Tandem 3: Evolution and spread of plasmid-borne antibiotic resistance

Background - Plasmids are genetic elements that colonize prokaryotic cells where they replicate independently of the chromosome. They are considered to be a major driving force in prokaryotic ecology and evolution as they can be transferred between cells, making them potent agents of lateral gene transfer. Many plasmids encode for antibiotic resistance genes and this enables the spread of antibiotic resistance throughout bacterial populations. This tandem explores the contribution of plasmids to the evolution of antibiotic-resistant bacteria in the context of food-related microbes. Antibiotics are used at large scale in agricultural food production, leading to the selection of resistant bacteria. Antibiotic resistant bacteria have the potential to establish within the human population, for example through direct contact with farm animals, manure used in fields, or contaminated food. Plasmids encoding for these resistance genes may be transferred to the human commensal flora, even if the food-associated bacteria are present in the human body only transiently. Surprisingly, the food dissemination route to the reservoir of resistance genes is still largely unexplored. Such information may help to understand the origin of specific resistance processes within human pathogens and possibly point to novel targets for intervention.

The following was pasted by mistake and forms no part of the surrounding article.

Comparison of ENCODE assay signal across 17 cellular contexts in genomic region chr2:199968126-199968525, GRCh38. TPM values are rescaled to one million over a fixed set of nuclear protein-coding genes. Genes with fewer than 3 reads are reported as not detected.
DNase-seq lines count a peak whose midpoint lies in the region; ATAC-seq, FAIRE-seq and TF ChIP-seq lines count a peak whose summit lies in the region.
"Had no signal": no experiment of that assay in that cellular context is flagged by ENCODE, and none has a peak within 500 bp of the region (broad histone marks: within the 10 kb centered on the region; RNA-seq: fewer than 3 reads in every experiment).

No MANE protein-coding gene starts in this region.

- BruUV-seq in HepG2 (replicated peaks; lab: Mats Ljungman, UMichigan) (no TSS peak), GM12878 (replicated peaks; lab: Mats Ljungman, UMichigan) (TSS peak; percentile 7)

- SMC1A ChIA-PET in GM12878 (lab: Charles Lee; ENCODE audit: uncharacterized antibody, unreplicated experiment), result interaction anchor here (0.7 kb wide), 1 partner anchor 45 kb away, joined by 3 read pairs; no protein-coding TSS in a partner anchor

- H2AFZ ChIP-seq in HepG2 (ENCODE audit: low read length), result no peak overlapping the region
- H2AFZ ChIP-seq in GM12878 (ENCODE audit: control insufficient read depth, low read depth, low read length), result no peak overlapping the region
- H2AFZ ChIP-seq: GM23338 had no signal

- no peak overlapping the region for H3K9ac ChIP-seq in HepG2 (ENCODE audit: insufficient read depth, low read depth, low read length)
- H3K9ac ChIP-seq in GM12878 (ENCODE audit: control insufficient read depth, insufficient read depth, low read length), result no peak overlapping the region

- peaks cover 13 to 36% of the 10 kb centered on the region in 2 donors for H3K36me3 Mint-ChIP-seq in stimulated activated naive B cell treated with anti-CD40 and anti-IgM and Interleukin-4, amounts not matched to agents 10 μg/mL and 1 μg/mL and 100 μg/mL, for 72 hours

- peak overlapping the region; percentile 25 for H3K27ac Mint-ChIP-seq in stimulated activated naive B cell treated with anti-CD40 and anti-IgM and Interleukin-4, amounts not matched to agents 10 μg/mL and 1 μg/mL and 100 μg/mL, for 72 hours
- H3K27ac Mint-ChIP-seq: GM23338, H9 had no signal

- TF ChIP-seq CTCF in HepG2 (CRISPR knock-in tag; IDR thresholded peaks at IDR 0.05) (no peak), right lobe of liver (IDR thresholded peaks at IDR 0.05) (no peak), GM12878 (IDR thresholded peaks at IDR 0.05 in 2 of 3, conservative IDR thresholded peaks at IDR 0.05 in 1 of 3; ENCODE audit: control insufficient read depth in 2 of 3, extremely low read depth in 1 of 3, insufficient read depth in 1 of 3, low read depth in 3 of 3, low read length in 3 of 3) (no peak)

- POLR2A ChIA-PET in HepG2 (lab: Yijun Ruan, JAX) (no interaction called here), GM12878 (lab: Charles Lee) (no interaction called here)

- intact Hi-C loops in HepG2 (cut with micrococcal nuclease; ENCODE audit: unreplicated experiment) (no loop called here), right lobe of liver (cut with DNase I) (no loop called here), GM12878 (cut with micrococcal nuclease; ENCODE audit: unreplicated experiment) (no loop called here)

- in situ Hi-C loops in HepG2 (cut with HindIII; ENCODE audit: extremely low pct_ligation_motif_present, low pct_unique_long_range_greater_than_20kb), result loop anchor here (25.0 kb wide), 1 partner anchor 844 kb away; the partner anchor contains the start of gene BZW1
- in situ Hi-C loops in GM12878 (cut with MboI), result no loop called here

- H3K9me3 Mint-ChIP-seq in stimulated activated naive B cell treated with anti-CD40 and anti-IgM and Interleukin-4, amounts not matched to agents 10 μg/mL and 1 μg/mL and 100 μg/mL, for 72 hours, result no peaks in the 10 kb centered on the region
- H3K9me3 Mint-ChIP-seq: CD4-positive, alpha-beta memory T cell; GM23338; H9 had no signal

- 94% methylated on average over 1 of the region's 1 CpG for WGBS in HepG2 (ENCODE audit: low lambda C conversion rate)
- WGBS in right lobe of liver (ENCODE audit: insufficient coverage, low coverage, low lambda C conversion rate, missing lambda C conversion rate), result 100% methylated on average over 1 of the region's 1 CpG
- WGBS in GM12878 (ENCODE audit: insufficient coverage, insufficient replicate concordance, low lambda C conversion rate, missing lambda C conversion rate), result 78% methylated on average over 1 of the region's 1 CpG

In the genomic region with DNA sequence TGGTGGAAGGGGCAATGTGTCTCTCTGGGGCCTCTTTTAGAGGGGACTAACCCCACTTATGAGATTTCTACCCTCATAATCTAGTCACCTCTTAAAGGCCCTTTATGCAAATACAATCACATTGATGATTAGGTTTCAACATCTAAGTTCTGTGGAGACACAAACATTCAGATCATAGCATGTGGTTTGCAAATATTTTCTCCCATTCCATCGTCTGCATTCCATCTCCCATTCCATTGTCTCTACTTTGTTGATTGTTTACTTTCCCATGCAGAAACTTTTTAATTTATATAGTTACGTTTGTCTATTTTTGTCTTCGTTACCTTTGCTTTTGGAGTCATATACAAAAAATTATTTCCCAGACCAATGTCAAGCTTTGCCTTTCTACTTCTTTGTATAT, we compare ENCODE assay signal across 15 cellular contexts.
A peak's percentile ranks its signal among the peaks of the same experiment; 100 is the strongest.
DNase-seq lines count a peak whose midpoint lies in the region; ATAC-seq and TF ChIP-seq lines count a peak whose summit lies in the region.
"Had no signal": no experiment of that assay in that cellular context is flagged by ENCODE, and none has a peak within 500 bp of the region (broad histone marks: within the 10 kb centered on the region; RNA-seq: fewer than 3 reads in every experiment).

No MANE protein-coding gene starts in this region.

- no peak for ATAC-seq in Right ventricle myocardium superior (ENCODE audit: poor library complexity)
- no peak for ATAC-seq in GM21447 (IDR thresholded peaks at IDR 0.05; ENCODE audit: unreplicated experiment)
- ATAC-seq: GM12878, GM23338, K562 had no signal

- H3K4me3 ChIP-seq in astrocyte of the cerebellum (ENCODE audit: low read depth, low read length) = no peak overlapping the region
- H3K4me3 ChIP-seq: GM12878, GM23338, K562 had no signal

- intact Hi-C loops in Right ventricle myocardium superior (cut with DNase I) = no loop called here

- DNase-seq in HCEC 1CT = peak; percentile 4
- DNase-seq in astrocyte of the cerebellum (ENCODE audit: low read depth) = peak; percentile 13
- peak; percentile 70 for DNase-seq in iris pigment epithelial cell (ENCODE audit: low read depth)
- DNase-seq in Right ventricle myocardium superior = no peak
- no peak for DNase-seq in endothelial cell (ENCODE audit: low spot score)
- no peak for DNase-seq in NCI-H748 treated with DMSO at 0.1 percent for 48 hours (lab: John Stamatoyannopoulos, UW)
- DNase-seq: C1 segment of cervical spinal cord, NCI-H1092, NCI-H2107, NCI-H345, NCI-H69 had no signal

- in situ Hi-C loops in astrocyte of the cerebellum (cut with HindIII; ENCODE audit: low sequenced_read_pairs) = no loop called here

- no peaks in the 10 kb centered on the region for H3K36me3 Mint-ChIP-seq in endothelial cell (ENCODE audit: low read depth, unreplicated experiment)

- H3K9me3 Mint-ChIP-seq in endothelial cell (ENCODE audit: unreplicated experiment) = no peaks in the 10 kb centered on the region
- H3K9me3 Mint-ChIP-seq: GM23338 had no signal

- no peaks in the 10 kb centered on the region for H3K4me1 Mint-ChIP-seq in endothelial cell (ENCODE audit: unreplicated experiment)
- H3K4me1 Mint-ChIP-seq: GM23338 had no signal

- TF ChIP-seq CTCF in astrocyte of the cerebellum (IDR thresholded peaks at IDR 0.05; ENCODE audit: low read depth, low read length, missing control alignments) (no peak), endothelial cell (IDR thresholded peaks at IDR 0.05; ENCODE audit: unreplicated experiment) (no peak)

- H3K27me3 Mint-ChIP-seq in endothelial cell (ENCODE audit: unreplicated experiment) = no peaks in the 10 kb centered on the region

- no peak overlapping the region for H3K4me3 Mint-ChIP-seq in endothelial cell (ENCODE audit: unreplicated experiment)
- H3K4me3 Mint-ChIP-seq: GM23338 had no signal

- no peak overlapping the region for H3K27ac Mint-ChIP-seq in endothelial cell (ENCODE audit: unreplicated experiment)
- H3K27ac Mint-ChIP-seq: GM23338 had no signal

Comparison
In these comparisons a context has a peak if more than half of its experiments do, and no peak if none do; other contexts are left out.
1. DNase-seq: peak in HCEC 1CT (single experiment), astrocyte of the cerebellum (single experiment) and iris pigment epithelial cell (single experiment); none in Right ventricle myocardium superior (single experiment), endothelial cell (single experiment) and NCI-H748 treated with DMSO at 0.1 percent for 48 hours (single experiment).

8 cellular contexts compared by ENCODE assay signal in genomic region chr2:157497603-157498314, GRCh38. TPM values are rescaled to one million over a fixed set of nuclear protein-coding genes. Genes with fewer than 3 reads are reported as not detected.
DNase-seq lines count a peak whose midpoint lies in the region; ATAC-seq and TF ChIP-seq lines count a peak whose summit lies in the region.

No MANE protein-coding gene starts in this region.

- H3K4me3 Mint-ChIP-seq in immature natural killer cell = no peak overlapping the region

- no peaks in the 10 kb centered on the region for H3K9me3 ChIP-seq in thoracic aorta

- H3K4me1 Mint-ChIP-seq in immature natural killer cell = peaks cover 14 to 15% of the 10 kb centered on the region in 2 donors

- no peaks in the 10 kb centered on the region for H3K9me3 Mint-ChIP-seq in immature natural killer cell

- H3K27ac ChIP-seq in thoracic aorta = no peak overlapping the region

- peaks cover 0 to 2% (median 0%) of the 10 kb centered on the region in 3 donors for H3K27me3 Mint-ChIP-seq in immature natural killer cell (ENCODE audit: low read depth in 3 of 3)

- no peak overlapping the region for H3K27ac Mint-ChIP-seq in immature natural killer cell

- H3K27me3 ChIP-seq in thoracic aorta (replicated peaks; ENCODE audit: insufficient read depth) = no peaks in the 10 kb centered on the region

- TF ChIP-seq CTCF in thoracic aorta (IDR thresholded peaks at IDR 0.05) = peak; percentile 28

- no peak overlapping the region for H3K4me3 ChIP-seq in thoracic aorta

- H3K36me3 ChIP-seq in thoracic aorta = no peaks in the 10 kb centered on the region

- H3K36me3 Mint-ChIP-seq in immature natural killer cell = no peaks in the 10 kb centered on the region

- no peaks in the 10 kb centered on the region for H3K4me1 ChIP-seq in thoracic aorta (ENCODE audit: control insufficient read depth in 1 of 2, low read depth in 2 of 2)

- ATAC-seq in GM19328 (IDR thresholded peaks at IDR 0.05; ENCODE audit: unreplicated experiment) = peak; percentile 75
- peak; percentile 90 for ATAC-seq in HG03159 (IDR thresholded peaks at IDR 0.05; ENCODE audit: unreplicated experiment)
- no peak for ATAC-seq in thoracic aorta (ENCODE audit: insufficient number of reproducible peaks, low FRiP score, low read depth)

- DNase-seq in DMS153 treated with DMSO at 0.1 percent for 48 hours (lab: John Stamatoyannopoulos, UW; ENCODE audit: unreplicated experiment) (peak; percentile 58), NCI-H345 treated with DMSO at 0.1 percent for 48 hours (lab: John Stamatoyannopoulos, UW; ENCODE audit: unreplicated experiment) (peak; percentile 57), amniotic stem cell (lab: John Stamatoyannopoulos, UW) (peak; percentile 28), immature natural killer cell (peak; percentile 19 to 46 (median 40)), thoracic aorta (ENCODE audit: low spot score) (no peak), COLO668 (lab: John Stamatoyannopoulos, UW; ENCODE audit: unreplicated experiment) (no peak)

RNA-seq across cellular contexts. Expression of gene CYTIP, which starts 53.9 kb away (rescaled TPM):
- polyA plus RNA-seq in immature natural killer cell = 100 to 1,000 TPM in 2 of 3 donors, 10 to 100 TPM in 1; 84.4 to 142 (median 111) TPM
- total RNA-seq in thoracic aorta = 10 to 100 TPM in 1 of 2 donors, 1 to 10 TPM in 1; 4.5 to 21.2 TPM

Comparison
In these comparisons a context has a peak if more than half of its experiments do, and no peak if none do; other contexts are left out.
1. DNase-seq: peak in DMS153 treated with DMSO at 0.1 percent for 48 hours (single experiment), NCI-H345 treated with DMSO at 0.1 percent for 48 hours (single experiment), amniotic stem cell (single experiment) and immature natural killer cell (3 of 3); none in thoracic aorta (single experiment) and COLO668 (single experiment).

Overall objectives

  • Characterize the evolution, spread, and persistence of resistance plasmids in the food production chain with a particular focus on bacteria from salad as a model.
  • Assess how DNA acquisition during plasmid evolution contributes to the spread of antibiotic resistance genes and also the drug-resistant bacteria in food systems and beyond.
  • Develop mathematical models to identify selective conditions favoring the spread of plasmid mediated resistance and to investigate how plasmids persist in bacterial populations over evolutionary time-scales.

Doctoral project 3.1: Plasmid evolution in the food industry

Specific aims

  • Characterize the persistence mechanisms of plasmids encoding antibiotic resistance genes, which were found in food bacteria.
  • Research the evolutionary trajectories of plasmid replicon types found in food bacteria.

People working on this project

  • Prof. Dr. Tal Dagan
  • MSc

PI's Homepage: http://www.mikrobio.uni-kiel.de/de/ag-dagan

Doctoral project 3.2: Mathematical modelling of the evolution and spread of plasmid mediated antibiotic resistance

Specific aims

  • Determine the probability of resistance evolution under a set of selective conditions (e.g. drug heterogeneity in time and space).
  • Explore the evolutionary dynamics for various resistance mechanisms (e.g. selfish vs cooperative resistance).
  • Study the coexistence of resistant and protected sensitive cells under cooperative resistance and the consequences for the persistence time of cooperative resistance after removal of the antibiotic.

People working on this project

  • Dr. Hildegard Uecker
  • MSc

PI's Homepage: http://web.evolbio.mpg.de/stochdyn/